So, it is logical that those two countries depth is greater, allowing their “B” teams to be up there with other countries “A” teams.

    A third area to look at for the Wallabies was the strategy to replace Folau with Kerevi at 12, moving Beale to 15. Did it work? In retrospect, and notwithstanding some good performances by Kerevi, it almost certainly didn’t.

    The option of Hunt at 12 instead of Kerevi, or Hunt at 15 with Beale at 12 looked more in tune with the style the Wallabies had succeeded with against NZ. Good to see Kerevi have a go, I suppose, and experimentation is necessary to properly assess the possibilities, but Hunt at 15 would have been the least disruptive and best option.

    The end-of-season Northern hemisphere tours are getting harder and harder. They come off the back of the extended Rugby Championship with Argentina included, as well as an extended Super Rugby season.

    There is also much greater commitment from the European opposition because of the world rankings table and World Cup preparation generally. No longer are they just warming up for the main game – the Six Nations.

    So, the matches are more contested, and the long Southern Hemisphere season means that depth is more crucial than ever, to be able to put a relatively fresh and enthusiastic team on the field.

    It may have been an opportunity for Michael Cheika to make mass replacements to the run-on side against Scotland to re-energise the team. Hooper could definitely have used a good rest, so with Simmons, the front-row, Genia, and Kerevi all off the run-on side, the team would have looked livelier and fresher.

    The result would also not have been so important, but the outcome could even have been different, such is the small gap between teams. The team that is up for it on the day is very hard to beat.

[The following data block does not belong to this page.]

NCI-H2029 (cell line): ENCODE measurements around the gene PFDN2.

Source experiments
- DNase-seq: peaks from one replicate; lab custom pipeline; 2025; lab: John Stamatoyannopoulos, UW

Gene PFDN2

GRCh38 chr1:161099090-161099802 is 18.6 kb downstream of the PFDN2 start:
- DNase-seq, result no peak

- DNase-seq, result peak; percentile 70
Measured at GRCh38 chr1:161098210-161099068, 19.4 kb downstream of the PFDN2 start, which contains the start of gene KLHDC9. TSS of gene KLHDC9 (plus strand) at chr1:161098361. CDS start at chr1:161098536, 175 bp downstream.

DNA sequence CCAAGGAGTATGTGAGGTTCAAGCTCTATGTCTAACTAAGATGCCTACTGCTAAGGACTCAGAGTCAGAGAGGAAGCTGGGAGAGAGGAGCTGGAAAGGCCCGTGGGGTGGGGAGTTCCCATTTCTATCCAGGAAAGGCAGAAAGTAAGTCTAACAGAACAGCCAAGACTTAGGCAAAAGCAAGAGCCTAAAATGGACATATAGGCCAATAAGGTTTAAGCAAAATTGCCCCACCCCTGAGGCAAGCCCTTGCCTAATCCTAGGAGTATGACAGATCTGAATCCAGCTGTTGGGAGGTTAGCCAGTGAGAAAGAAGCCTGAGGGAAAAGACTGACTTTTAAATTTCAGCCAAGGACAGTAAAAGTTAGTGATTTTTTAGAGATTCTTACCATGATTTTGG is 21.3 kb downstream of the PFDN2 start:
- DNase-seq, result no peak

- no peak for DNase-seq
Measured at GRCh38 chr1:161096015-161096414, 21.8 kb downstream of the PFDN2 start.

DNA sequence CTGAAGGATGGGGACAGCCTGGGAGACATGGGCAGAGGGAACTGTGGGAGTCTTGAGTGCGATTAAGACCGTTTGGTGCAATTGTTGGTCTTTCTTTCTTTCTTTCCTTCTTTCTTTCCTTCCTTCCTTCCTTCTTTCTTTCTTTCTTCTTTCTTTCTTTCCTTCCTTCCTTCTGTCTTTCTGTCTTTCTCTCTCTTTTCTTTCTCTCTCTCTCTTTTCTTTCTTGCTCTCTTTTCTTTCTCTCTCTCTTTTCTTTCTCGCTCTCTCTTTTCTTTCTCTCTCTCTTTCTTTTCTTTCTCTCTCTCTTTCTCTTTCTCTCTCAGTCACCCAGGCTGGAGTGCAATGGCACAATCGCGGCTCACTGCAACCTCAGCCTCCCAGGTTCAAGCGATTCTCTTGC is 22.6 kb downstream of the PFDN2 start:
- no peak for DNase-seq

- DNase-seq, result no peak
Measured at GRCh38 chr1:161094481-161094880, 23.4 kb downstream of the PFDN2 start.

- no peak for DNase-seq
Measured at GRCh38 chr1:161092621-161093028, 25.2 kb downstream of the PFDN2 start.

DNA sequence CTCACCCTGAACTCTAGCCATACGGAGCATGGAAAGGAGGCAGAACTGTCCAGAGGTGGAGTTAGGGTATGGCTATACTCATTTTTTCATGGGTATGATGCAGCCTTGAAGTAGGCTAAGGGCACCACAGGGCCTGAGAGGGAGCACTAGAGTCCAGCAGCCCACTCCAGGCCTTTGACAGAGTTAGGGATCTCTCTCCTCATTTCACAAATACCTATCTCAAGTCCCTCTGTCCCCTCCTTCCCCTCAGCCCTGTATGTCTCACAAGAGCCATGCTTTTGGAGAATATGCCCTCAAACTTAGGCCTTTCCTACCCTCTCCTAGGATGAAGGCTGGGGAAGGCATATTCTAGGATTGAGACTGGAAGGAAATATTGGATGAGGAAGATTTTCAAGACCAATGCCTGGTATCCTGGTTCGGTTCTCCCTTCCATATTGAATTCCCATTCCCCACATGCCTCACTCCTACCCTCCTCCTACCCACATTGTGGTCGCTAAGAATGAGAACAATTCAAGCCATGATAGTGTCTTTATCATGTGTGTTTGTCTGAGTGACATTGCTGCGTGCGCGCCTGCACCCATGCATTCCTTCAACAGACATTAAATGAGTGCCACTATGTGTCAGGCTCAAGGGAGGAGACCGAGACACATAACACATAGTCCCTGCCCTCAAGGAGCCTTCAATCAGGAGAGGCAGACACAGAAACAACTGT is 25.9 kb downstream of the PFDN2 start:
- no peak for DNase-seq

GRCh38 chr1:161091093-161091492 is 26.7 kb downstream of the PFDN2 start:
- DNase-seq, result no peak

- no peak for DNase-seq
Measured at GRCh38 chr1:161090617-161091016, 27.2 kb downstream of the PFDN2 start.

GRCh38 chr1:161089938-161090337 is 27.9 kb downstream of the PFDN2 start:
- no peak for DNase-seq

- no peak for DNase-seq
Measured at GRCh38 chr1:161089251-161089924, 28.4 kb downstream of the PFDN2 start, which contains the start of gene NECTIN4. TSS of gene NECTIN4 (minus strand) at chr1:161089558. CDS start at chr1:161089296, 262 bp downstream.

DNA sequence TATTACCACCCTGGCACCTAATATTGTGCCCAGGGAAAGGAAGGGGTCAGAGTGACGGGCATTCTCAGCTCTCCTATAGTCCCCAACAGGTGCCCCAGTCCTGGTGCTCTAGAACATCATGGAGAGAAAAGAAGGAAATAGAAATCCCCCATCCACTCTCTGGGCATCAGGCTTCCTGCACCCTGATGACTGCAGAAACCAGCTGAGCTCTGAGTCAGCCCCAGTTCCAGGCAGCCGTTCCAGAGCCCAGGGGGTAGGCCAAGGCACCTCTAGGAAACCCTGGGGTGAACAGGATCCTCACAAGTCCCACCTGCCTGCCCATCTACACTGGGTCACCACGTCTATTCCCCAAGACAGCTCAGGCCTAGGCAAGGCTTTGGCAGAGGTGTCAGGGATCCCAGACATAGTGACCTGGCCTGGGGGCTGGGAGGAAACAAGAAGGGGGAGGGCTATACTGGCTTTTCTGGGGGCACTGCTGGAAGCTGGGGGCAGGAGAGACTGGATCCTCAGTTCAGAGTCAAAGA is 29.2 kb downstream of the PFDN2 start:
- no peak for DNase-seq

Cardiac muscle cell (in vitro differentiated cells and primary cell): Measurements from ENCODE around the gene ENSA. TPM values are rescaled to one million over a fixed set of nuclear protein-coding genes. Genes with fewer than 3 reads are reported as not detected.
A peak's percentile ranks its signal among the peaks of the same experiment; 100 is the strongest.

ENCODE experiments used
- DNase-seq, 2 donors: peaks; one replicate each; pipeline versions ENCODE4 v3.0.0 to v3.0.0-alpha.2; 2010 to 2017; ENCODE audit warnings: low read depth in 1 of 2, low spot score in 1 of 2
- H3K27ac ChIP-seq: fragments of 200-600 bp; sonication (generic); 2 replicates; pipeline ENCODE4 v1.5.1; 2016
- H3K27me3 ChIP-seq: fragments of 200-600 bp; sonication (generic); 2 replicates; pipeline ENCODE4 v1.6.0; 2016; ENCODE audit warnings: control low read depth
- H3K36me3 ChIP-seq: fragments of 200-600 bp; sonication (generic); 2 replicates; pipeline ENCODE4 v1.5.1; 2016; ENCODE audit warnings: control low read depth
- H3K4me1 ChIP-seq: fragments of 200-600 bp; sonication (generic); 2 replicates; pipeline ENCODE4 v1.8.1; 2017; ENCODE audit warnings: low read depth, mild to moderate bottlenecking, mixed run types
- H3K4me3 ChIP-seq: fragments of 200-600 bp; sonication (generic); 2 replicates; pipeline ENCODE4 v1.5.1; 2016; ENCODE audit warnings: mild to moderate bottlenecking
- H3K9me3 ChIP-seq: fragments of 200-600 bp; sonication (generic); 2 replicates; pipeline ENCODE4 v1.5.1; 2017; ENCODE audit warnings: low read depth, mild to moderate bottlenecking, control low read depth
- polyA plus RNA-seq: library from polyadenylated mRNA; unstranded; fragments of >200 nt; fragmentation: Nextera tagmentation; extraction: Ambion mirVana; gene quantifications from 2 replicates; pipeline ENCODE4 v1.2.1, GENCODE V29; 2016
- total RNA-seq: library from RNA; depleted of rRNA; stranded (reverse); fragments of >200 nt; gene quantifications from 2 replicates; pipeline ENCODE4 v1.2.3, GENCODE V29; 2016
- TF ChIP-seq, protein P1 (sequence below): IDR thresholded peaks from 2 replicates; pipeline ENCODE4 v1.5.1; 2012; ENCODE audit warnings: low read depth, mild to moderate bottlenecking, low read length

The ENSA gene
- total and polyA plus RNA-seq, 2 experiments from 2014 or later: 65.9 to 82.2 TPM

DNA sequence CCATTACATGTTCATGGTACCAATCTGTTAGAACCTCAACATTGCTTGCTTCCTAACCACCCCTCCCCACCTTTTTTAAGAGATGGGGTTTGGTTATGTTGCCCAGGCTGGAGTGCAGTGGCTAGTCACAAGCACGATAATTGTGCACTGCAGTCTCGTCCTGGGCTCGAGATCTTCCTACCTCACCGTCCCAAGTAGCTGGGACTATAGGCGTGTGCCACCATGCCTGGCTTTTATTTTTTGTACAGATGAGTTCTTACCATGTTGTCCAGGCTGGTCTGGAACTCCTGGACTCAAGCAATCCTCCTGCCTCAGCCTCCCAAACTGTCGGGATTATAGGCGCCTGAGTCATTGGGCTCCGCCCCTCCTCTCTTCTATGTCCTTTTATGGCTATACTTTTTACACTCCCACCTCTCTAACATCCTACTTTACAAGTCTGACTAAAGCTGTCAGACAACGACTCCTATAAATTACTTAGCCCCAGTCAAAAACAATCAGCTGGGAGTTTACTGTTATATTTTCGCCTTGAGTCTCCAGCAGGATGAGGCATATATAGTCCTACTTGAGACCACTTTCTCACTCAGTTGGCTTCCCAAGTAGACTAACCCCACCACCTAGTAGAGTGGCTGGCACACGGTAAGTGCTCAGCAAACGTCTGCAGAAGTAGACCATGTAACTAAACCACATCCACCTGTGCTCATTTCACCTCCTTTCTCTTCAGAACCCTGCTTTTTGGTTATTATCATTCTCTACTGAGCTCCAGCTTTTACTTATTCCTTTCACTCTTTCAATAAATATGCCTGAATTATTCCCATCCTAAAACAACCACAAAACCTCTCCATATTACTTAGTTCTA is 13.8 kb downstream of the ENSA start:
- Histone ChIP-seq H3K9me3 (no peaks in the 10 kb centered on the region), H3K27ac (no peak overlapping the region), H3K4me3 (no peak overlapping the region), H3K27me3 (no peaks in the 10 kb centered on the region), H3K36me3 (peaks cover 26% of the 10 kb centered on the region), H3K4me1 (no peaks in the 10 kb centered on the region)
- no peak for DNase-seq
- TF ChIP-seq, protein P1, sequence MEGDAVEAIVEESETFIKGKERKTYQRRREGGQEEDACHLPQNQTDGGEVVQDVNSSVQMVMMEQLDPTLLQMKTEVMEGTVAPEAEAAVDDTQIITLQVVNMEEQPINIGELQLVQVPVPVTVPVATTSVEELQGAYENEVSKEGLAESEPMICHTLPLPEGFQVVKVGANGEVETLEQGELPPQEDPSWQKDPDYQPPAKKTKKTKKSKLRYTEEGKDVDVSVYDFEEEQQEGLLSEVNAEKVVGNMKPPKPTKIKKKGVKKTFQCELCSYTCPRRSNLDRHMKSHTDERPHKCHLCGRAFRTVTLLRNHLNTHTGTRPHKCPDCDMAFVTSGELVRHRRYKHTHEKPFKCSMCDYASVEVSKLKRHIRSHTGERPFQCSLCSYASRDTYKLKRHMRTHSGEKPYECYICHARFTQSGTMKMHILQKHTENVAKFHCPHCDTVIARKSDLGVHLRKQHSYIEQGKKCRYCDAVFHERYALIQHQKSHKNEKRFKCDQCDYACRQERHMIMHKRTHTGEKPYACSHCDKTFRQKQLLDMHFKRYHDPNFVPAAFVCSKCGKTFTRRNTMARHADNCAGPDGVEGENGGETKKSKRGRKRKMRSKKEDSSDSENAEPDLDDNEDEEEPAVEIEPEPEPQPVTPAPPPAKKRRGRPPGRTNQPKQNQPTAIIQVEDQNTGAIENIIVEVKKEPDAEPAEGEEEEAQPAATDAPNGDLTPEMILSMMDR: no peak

Michael Cheika Wallabies

    (Photo by Jason O’Brien/Getty Images)

    I think it is a fair summation of the Wallabies 2017 season to have them at No.3 in the world behind New Zealand and England. The beating of New Zealand in Brisbane was a fantastic performance, and that can’t be glossed over.

    I think player management and rotation, even at the expense of quality, is going to be an essential part of the process leading up and in the 2019 World Cup. The Wallaby coaching squad have made good progress in this area, only to be undone by a lot of injuries at the end of the season.

    The depth is better, but still not good enough. Players still don’t seamlessly replace another player, while Michael Cheika often shows a lack of courage in selections as well as in strategy. He really needs to surprise his opponents from time to time at least, and perhaps even often. And, keep a poker face at all times.

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    The Crowd Says (25)

    • November 30th 2017 @ 9:39am
      Gepetto said | November 30th 2017 @ 9:39am | ! Report

      When discussing Simmons need for a rest, consider Nick Bishop’s observations:

      “On the highlight reel, no.4 Rob Simmons is labouring almost comically in his bid to raise to gallop and catch Maitland.

      But let’s remember that it was Simmons’ ball-four carries and three cleanouts that were such massive factors in the build-up to Beale’s try on the previous sequence of play.”

      • Roar Guru

        November 30th 2017 @ 10:46am
        AlsBoyce said | November 30th 2017 @ 10:46am | ! Report